After sliding sideways in the hottest of hatches and tipping a 5,600-pound truck on its side, you could forgive me for having a near permanent grin on my face. As one of 10 media members getting a preview of the latest Ford Performance owner experiences, we’ve been given a crash course in the capabilities of the 2017 Focus RS and 2017 F-150 Raptor (without any actual crashing) and we loved it.
Beginning this week at the Utah Motorsports Campus in Tooele, Utah, owners of these two diverse machines who signed up for the RS Adrenaline Academy and Raptor Assault — included with their vehicle purchase — will learn the true capabilities of their vehicles. After our condensed preview, we’d have to say they will come away with a new respect for their rides.
“With the launch of the RS and the Raptor programs this spring, we now have an owner program for all the Ford Performance vehicles, so it’s becoming part of the fabric of what it means to be a Ford Performance vehicle owner,” said Mickey Matus, primary consultant at Matus Company, who helped setup these programs when he was with Ford Performance.
The Ford Performance Racing School became its own entity before Miller Motorsports Park took on the Utah Motorsports Campus moniker. The school is owned and run by its president, Dan McKeever. He has overseen the creation of both the school’s retail offerings and the Ford Performance owner experiences.
Are You Experienced?
We arrive at the impressive racing campus, formerly known as Miller Motorsports Park, and enter what used to be a museum and is still filled with some impressive Ford Performance hardware. It is now a reception area for the Ford Performance Racing School, which offers complete driver training in prepped Mustang GTs of the current vintage. The school offers one- and two-day schools as well as competition licensing, but a mainstay of its offerings are these Ford Performance vehicle ownership experiences.
This is about the experiential element and there is no better Walt Disney theme park for enthusiasts than the one offered by the men and women of the Ford Performance Racing School. — Jim Owens, Ford Performance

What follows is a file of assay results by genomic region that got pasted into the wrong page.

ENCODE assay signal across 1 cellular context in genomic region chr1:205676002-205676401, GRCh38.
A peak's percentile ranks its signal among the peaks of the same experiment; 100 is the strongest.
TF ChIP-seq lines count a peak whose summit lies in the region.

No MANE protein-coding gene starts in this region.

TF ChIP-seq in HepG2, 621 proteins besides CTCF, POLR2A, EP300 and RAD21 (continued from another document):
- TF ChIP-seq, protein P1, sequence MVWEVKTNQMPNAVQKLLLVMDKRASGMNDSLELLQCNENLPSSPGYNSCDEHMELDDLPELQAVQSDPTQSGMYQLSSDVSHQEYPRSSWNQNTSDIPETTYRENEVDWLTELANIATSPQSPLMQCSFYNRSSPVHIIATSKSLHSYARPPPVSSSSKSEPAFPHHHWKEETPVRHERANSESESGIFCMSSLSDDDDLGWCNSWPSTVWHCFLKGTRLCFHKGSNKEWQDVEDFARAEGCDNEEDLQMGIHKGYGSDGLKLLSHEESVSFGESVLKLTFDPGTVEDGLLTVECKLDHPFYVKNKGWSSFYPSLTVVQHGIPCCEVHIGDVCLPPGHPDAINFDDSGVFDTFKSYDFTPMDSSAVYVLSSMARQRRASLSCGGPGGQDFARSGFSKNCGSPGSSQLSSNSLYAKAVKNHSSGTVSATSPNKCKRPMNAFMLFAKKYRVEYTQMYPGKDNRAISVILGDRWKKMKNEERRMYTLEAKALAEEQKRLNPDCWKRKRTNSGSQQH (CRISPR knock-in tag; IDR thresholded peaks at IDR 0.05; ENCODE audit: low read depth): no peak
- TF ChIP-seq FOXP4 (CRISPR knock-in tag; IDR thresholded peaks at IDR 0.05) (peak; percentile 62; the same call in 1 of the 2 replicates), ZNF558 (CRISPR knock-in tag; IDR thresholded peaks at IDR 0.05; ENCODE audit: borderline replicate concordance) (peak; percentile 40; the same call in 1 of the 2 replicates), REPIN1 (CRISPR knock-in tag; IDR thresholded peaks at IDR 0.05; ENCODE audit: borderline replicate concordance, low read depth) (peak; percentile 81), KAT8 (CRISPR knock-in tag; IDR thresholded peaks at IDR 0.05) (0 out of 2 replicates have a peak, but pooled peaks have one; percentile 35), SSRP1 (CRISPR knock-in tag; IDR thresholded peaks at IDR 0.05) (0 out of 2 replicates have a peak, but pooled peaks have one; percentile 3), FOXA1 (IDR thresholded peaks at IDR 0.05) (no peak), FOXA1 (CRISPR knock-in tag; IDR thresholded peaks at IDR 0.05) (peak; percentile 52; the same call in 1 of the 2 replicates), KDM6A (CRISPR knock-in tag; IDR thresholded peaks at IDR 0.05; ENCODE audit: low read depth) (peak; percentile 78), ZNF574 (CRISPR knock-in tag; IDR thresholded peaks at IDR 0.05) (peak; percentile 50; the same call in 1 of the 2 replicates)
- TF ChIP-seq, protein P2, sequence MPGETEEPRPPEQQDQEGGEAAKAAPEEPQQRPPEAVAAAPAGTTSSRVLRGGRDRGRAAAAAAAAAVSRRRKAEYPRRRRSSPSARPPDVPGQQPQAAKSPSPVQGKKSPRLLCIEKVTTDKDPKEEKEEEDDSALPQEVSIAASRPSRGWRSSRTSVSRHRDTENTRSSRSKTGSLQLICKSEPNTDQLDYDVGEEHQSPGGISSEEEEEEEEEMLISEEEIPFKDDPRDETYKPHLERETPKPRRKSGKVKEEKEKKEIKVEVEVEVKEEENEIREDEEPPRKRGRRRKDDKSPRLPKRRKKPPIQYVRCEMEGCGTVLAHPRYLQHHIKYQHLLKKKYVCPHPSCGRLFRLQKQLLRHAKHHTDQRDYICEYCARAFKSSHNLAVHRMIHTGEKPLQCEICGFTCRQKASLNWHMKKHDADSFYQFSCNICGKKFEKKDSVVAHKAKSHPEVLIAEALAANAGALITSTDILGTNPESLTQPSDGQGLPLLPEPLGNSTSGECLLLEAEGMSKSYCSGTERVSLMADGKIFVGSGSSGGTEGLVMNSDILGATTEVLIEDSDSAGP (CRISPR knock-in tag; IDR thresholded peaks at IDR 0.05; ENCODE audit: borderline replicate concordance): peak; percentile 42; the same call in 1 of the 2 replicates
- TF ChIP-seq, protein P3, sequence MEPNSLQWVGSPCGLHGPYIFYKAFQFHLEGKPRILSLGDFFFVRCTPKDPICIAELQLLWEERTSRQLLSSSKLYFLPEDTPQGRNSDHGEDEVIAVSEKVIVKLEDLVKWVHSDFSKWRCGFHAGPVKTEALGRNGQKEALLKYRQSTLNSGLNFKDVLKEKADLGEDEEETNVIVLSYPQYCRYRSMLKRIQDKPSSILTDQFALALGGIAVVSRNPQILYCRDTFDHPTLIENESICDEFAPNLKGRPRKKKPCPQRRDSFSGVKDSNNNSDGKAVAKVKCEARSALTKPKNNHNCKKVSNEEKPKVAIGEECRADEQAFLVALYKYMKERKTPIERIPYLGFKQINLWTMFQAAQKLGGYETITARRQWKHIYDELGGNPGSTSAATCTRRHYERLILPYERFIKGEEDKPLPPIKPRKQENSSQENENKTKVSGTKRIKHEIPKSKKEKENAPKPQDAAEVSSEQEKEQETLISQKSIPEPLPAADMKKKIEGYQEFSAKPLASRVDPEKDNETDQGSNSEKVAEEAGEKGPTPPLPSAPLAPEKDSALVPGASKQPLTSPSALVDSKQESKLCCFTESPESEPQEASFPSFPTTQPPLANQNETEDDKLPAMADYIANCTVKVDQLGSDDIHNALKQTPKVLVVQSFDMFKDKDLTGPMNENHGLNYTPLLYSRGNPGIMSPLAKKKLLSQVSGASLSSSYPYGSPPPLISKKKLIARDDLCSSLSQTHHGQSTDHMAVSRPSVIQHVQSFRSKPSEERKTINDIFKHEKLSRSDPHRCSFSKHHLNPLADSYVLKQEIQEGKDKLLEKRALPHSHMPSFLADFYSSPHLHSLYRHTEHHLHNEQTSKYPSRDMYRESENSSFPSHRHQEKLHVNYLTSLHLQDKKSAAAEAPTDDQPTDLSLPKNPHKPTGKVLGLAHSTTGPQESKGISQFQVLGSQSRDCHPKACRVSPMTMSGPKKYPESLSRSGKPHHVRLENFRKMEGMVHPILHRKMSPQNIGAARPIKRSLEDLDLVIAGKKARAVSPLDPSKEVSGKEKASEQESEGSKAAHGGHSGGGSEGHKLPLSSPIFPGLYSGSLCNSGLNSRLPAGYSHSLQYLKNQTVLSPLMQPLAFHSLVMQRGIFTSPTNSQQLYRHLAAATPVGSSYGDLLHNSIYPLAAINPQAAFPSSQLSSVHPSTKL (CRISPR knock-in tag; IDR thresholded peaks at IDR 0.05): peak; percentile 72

The Raptor and RS programs are both new offerings, but the latter program came together more quickly because its shares some traits from the similarST Octane Academy offered to Fiesta ST and Focus ST owners. However, while the school did sell a full retail program based on the last-gen Raptors, it had to develop the one-day program for the impressive, new EcoBoost truck.
“The RS program was a natural extension of our ST Octane Academy,” Ford Performance Racing School President, Dan McKeever explained. However, the Raptor class required more work to put together a compact experience that highlights all the unique facets of the versatile truck.
That, of course, is the trick with these owner programs. They aren’t designed to turn participants into instant race car drivers. Rather, they allow participants to experience all these machines have to offer in a safe, encouraging environment. Better yet, they get to do it in the school’s vehicles, rather than beating on their own new machines — though they will certainly want to afterward.
“This is about the experiential element, and there is no better Walt Disney theme park for enthusiasts than the one offered by the men and women of the Ford Performance Racing School,” Ford Performance Marketing Manager Jim Owens enthused.
Shot Of Adrenaline
We had a fast pass through that amusement park that began with a quick overview of what owners of the Raptor and RS will experience in their full day sessions. Then we got a brief rundown of the procedures and track-flag meanings, and then we headed out to the 12-turn UMS East track for lead-and-follow laps in the Focus RS.
Having driven these cars on the street, we knew they were capable – but on the track, they imbue drivers of any skill level with confidence, especially when you select the proper drive mode — Normal, Sport, Track or Drift.
Barreling down into the Agony turn, the Brembos are more than capable of slowing things down, and returning to the power through Ecstasy leads to gleefully gliding through the Attitudes before surging into the power again. After a few laps and some well-placed tips from the brave instructor in the passenger seat, we were turned loose on our own.
You are going to learn this much… If you attend one of these programs, there will be several moments when you realize these vehicles are far more capable than you are. We knew the Focus RS was a great car, but after driving it at speed on the track and riding shotgun with an instructor, we came away with a whole new respect for Ford Performance’s hottest hatch.